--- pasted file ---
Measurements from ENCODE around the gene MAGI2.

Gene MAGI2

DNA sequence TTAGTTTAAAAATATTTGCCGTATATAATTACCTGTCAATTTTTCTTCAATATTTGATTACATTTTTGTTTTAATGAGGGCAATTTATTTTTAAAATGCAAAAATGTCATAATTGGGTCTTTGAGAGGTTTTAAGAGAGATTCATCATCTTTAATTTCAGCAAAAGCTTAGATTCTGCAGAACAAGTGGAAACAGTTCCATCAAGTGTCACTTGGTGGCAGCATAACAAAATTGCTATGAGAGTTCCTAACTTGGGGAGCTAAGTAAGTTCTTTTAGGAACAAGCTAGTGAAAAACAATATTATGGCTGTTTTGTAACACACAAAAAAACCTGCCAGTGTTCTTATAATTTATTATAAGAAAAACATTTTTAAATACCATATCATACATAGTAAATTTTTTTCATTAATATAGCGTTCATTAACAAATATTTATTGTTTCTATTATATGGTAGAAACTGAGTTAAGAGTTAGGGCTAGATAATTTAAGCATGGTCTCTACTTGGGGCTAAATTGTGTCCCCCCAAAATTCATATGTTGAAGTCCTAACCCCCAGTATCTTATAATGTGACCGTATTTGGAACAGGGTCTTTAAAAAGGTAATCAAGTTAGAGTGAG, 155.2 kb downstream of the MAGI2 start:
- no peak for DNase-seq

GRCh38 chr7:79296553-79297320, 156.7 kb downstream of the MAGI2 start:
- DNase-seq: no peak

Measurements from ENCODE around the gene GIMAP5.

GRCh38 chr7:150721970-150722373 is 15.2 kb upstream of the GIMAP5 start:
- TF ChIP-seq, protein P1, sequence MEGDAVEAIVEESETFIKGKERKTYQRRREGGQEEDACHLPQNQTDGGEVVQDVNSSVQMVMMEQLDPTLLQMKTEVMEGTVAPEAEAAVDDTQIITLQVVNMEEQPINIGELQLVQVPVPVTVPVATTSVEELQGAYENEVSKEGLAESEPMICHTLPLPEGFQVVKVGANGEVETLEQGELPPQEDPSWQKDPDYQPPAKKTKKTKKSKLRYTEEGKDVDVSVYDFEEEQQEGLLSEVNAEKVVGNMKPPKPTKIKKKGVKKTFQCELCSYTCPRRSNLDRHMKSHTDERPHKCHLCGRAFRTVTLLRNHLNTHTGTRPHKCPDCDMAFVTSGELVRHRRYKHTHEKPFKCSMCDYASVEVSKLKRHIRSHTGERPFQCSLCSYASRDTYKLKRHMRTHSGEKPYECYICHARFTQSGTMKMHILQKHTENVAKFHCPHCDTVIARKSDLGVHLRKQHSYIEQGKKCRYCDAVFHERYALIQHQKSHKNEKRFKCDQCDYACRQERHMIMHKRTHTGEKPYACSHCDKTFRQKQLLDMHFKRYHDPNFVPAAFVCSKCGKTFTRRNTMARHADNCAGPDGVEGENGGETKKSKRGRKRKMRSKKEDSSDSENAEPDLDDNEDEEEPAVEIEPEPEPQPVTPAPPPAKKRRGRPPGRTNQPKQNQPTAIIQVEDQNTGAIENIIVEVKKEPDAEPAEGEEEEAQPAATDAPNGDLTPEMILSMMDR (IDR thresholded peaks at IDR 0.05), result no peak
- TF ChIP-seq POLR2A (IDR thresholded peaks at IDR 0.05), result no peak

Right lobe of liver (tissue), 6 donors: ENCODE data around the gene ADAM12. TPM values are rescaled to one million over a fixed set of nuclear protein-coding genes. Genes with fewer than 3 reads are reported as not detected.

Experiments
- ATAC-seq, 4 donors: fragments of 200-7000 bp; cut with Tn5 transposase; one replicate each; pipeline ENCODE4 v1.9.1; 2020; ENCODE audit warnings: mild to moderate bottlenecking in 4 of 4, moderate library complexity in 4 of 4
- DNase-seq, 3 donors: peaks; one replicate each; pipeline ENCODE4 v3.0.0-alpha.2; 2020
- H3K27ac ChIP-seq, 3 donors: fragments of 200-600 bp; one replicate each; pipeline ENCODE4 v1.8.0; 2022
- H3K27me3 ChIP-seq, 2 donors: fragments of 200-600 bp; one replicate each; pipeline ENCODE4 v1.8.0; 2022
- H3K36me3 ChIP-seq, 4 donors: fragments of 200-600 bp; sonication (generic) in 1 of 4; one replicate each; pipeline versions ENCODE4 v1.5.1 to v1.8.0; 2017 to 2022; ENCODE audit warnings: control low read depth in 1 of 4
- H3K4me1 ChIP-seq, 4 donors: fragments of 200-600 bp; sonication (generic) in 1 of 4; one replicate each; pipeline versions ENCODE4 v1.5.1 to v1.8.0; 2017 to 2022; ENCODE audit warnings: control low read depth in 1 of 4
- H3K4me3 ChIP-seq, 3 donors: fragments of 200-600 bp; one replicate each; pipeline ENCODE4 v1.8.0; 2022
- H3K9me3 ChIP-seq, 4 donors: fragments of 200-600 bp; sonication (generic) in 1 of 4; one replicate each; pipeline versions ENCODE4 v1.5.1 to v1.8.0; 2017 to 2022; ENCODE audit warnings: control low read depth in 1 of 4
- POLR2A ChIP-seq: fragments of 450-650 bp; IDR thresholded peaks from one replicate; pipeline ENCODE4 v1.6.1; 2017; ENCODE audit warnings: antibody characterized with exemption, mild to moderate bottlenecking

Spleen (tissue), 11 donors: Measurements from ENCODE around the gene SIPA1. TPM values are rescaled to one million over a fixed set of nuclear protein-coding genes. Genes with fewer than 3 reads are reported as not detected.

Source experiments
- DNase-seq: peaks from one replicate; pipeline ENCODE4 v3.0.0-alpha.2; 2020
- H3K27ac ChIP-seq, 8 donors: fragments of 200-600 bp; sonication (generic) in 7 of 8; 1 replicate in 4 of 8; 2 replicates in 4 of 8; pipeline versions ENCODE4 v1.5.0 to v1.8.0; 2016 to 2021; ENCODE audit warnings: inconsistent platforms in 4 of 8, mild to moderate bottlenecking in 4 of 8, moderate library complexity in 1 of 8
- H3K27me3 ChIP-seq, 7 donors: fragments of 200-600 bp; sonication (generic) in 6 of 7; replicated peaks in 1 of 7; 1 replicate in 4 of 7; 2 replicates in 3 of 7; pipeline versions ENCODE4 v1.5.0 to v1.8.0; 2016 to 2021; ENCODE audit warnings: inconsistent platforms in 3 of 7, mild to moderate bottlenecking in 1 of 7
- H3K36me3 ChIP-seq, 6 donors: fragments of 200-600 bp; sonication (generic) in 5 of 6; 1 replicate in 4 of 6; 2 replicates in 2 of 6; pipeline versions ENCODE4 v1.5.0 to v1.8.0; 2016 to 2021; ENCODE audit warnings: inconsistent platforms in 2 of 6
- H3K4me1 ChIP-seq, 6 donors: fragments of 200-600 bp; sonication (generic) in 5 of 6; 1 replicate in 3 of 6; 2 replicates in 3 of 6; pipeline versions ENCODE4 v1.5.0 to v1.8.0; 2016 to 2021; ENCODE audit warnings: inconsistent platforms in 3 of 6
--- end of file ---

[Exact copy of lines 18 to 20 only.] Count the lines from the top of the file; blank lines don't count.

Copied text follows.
- H3K4me1 ChIP-seq, 4 donors: fragments of 200-600 bp; sonication (generic) in 1 of 4; one replicate each; pipeline versions ENCODE4 v1.5.1 to v1.8.0; 2017 to 2022; ENCODE audit warnings: control low read depth in 1 of 4
- H3K4me3 ChIP-seq, 3 donors: fragments of 200-600 bp; one replicate each; pipeline ENCODE4 v1.8.0; 2022
- H3K9me3 ChIP-seq, 4 donors: fragments of 200-600 bp; sonication (generic) in 1 of 4; one replicate each; pipeline versions ENCODE4 v1.5.1 to v1.8.0; 2017 to 2022; ENCODE audit warnings: control low read depth in 1 of 4